Peppered with silver and black poplar trees casting welcome shadows, the shores of the Alte Donau (Old Danube) make it easy to forget that you’re only a few subway stops away from the 1st district.
Small wooden piers dot the shore, serving as diving platforms for the youngsters playing on the tranquil banks, as the sunset deepens behind the gleaming glass of skyscrapers in nearby Kaisermühlen. Steeped in natural beauty and the traditions of public recreation in this socialist city, the Alte Donau is a thriving example of Vienna’s dedication to quality of life, preservation and the environment.
Once the main arm of the Danube before the river was regulated in the 1870s, the Alte Donau reaches a mere 6.8 m at its deepest point, with water quality comparable to mountain lakes.
The charms of this tranquil man-made stretch of lake from the 21st to the 22nd district did not go unnoticed for long. Within a few decades, boat clubs and public swimming areas were developed along its shores. By the 1920s, the area was promoted by Vienna’s social democratic city hall as a sort of proletarian Riviera, and the Alte Donau became Vienna’s most popular outdoor recreation area. And so it remained until the 1970s, when a second Danube River Regulation Project created the 21 km (13 mile) Donauinsel in the main channel near the Vienna International Center.
Still, the timeless allure of the Alte Donau endures, an urban oasis of nature and unpressured recreation and easy public access along the U1 and U2 lines.
The Gänsehäufel perfectly captures the sense of leisure on the Alte Donau: a forested island known for its natural beauty and a city run swimming area with sweeping lawn under ancient shade trees down to the water. Originally created by local eccentric and self-proclaimed health apostle Florian Berndl in 1900 as a sunbathing resort, it was taken over by the city in 1907. Rebuilt after WWII, it remains enormously popular, with multiple swimming pools, grassy beaches, sport facilities, cafés and restaurants, a ropes course, and long-term vacation cabanas treasured by Viennese staycationers.
Gänsehäufel also is also home to what is arguably the best Viennese-style iced coffee in town at Cafe Eiszeit; their artisanal brew from Die Rösterin, alongside Eis Greissler ice cream and smoothies from Urban Monkey make this a key stop.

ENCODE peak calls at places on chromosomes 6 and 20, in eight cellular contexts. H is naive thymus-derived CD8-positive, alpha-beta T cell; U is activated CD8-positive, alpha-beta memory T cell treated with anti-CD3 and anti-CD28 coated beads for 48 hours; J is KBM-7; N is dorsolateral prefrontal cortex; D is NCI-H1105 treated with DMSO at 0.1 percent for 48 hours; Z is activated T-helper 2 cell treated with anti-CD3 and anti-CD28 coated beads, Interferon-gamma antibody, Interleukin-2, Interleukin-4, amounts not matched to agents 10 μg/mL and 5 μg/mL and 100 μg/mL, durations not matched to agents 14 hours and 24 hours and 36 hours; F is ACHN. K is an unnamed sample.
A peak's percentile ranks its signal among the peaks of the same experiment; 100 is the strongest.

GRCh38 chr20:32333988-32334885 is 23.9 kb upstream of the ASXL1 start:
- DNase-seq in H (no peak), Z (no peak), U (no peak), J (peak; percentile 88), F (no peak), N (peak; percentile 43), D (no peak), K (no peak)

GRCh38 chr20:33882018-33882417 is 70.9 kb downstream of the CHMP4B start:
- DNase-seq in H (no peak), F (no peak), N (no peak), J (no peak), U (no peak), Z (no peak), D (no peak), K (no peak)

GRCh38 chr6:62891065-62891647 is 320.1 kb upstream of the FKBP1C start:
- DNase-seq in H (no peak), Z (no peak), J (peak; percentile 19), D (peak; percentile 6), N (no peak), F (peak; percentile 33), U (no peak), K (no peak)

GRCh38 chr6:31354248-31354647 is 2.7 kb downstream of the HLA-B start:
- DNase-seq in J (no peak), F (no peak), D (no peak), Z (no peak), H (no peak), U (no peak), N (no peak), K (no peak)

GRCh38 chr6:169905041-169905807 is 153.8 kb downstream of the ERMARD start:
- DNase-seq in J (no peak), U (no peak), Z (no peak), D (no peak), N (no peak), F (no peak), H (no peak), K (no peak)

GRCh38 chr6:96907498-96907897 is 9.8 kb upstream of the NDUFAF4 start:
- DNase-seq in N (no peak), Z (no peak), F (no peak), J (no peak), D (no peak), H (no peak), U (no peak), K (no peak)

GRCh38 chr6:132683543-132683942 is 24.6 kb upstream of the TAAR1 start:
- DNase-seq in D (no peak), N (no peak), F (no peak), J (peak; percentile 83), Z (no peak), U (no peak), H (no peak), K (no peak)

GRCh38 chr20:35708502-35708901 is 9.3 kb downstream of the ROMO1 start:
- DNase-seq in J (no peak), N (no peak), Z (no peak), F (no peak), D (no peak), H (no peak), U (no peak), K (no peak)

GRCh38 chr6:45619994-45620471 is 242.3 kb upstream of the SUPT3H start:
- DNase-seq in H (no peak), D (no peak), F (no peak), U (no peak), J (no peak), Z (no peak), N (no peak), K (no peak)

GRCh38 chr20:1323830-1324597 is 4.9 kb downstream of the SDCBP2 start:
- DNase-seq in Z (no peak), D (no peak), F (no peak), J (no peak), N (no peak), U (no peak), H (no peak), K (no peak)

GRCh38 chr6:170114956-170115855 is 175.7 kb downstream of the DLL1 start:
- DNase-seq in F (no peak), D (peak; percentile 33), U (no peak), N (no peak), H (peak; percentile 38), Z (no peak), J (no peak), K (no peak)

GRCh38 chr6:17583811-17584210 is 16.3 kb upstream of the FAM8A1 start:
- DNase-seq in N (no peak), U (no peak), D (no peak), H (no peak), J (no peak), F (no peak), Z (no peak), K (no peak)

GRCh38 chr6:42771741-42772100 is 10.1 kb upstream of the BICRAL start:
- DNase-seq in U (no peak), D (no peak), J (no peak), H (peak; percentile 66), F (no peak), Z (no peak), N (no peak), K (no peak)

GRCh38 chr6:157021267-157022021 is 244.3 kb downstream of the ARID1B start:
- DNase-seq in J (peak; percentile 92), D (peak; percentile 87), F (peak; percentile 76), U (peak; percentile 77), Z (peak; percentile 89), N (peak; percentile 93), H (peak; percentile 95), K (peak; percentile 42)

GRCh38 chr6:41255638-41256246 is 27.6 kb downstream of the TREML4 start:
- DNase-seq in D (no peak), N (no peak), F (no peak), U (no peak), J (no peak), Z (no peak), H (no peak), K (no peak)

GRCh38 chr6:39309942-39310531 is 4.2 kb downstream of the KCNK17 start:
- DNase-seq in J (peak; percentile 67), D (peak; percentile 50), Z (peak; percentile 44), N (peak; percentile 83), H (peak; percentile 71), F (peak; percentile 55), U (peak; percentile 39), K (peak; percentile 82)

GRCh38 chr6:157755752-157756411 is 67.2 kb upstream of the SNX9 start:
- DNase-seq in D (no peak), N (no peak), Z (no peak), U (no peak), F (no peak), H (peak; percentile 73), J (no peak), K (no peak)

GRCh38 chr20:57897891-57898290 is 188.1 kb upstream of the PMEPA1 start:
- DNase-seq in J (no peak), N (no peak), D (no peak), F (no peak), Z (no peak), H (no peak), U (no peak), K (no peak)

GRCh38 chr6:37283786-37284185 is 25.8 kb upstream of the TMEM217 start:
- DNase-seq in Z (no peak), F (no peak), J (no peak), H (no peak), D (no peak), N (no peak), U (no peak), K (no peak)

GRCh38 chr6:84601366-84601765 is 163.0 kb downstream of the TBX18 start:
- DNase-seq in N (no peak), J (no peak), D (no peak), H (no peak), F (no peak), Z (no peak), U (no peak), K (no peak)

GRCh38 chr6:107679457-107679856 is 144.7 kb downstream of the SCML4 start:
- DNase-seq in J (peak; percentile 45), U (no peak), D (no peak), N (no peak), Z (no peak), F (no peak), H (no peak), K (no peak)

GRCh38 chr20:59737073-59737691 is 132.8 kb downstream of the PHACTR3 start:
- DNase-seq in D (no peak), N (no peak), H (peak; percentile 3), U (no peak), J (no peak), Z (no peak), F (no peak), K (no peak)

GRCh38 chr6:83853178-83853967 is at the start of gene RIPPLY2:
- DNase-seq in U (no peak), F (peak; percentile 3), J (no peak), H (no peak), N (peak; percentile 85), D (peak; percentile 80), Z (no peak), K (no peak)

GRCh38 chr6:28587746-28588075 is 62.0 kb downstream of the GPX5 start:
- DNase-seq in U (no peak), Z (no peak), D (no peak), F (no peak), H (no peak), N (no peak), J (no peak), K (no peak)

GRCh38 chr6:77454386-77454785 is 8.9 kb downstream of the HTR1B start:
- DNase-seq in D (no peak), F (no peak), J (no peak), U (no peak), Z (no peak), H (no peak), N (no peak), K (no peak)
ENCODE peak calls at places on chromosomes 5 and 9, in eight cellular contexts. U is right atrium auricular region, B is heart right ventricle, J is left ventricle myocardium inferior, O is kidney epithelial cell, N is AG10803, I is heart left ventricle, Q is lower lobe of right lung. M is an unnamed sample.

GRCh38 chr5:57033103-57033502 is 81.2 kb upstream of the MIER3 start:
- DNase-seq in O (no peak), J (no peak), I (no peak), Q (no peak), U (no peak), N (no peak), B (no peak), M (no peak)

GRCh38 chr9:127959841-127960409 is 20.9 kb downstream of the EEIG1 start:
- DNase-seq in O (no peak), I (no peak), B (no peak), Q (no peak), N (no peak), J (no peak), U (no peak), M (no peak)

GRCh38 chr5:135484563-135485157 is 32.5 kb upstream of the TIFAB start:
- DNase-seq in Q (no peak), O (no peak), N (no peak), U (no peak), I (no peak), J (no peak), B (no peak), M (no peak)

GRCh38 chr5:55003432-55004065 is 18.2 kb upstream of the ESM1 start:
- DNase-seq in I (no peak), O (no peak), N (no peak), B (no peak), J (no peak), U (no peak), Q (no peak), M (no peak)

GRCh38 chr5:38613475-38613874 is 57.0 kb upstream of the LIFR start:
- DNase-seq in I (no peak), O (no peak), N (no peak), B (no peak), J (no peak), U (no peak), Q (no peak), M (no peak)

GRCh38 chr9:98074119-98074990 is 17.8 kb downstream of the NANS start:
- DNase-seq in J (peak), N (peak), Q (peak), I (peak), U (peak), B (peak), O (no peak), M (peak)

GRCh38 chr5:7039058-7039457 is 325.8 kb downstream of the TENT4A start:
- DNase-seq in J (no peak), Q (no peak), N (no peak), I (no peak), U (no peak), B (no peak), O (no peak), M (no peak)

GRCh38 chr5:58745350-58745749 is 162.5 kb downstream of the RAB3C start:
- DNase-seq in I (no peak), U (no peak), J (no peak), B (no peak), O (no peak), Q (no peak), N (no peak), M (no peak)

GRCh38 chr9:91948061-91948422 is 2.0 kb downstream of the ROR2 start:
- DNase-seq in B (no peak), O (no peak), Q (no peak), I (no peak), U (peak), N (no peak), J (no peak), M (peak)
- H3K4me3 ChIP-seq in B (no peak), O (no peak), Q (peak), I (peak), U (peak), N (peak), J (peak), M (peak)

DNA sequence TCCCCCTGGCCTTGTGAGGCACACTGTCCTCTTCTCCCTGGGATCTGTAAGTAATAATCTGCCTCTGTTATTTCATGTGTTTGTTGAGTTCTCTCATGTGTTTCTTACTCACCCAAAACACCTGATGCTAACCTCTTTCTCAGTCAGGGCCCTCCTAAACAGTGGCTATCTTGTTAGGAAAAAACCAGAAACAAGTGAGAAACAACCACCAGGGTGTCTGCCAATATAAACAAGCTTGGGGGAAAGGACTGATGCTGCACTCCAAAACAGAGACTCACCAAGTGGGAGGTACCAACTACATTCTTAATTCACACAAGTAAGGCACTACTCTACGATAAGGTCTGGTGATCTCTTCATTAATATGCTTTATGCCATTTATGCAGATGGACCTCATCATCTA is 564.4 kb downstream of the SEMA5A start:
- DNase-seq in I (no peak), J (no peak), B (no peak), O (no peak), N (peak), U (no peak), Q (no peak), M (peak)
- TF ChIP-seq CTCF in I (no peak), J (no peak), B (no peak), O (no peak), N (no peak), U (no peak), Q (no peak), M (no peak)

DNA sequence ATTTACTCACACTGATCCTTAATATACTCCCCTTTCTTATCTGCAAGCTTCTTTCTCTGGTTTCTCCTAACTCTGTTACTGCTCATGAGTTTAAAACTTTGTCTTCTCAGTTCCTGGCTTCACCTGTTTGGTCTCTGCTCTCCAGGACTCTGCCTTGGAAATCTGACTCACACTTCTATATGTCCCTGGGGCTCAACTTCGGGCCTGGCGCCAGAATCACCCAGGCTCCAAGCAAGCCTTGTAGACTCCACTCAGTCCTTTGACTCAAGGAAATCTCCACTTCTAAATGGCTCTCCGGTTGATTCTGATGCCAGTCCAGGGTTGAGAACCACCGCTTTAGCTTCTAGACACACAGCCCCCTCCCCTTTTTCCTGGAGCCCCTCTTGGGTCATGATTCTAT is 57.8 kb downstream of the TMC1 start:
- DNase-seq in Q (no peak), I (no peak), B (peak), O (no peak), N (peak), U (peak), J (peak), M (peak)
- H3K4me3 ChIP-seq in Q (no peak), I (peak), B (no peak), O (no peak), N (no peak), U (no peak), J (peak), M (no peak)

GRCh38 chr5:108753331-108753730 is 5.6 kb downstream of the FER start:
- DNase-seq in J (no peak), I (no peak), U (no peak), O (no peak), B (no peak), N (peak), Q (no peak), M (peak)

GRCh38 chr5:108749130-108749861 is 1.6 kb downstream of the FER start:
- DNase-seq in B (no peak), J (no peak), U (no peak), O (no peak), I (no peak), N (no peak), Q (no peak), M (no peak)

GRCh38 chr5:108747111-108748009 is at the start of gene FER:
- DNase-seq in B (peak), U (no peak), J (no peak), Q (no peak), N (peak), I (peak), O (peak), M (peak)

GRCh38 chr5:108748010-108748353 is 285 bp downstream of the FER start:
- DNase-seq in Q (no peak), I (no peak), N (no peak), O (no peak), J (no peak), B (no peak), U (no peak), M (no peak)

Another favorite is ArbeiterInnenstrand (workers beach), originally opened in 1912 to offer recreation for weary working class Viennese; after a brief stint of private ownership, it is now a free public sunbathing lawn on the waterfront, a pristine example of Vienna’s effort to keep public spaces accessible for all. Also city-owned, the Angelibad is a great alternative for families with young children, boasting ample playground structures with cool mud pits, mini golf, and sandboxes.
Messing about in boats
Spend a little time splashing in the lake and you’ll see stand-up paddlers skimming the surface; originally from Hawaii, this cross between surfing and kayaking can be enjoyed by anyone six years and over, with the difficulty adjustable. The Stand Up Paddling Center on the northern shore of the island offers rentals and instruction, delighting visitors with their beach vibe, complete with beanbag chairs for chilling out at the waterfront après-paddle.
Those preferring to float in luxury can try Schinakl, which rents out swimming, furnished islands controlled via joystick – perfect for families, parties, dinner, or drinks on the water. The friendly staff can help you configure your own floating palace to fit your specifications.
Unsurprisingly for a quiet backwater, the Alte Donau is an ideal spot to learn to sail, at Hofbauer Segelschule, offering courses for both motor- and sailboats, even organizing the odd regatta. Aspiring pirates ages 9–16 will get a kick out of training in small vessels in the serene calm. More advanced courses and licensing exams are combined with training on the Neusiedler See, 50 minutes south of Vienna.
The nearby seafood restaurant Ufertaverne has a mean octopus starter, fresh off the grill for weary sailors. The views from their second floor terrace are magnificent, but reservations are best made for anyone wishing to dine after 19:00, as the place fills up quickly. For international fare, La Creperie is a francophiliac’s dream, serving snails and crepes to go with the romantic scenery. Nestled away between lush trees and reeds, this gem is great for a moonlight picnic, weekend brunch, or cocktails on the waterfront.
Eissalon Birner charms youngsters and grown-ups alike with blasts of colorful and exotic ice cream flavors like Steirergold (pumpkin seed), lemon-lime and forest berries. Reasonably priced and delicious, it tastes even better while taking in the spectacular view just steps away from their quaint storefront.
The Strandcafé is a new breed of lakeside restaurant, an updated, elegant homage to the traditional Austrian excursion Gasthaus with unbeatable views of sorbet sunsets. The house specialty, baby back ribs grilled on Austria’s largest charcoal grill, is a nod to the area’s penchant for huge summer barbecues by local meat lovers.
But whatever your preferred pastime, you’ll find a way at this urban country club with everyman values, a treasured part of the Viennese way of life.